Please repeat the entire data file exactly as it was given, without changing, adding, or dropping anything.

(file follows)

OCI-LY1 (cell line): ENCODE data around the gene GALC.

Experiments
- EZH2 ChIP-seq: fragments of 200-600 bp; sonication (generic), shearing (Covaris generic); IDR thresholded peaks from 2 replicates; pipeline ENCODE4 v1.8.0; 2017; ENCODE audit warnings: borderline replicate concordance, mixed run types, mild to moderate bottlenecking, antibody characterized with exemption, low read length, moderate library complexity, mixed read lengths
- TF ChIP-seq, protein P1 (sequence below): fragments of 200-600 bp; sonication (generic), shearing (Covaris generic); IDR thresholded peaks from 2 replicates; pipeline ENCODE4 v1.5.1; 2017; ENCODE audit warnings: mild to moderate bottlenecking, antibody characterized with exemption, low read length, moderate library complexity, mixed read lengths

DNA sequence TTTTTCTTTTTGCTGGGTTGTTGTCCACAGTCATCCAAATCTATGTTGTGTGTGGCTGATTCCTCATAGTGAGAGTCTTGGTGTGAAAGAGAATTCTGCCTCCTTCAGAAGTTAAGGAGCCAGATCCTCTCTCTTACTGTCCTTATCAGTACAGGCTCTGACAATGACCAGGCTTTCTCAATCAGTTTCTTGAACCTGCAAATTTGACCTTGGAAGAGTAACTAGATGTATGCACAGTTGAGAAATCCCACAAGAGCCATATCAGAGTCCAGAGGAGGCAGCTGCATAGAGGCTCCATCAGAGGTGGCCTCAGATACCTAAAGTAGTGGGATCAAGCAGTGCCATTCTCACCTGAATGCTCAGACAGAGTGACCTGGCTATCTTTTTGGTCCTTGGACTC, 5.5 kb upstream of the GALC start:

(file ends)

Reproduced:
OCI-LY1 (cell line): ENCODE data around the gene GALC.

Experiments
- EZH2 ChIP-seq: fragments of 200-600 bp; sonication (generic), shearing (Covaris generic); IDR thresholded peaks from 2 replicates; pipeline ENCODE4 v1.8.0; 2017; ENCODE audit warnings: borderline replicate concordance, mixed run types, mild to moderate bottlenecking, antibody characterized with exemption, low read length, moderate library complexity, mixed read lengths
- TF ChIP-seq, protein P1 (sequence below): fragments of 200-600 bp; sonication (generic), shearing (Covaris generic); IDR thresholded peaks from 2 replicates; pipeline ENCODE4 v1.5.1; 2017; ENCODE audit warnings: mild to moderate bottlenecking, antibody characterized with exemption, low read length, moderate library complexity, mixed read lengths

DNA sequence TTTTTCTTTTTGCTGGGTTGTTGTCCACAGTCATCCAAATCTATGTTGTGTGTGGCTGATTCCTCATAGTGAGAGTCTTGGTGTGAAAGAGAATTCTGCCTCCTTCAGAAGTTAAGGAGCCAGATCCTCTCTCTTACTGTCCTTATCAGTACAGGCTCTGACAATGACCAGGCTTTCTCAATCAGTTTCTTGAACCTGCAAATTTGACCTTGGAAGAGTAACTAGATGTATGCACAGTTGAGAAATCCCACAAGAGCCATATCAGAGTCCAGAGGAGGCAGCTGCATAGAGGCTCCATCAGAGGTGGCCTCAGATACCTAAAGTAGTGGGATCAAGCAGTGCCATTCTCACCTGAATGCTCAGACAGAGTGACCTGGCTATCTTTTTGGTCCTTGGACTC, 5.5 kb upstream of the GALC start: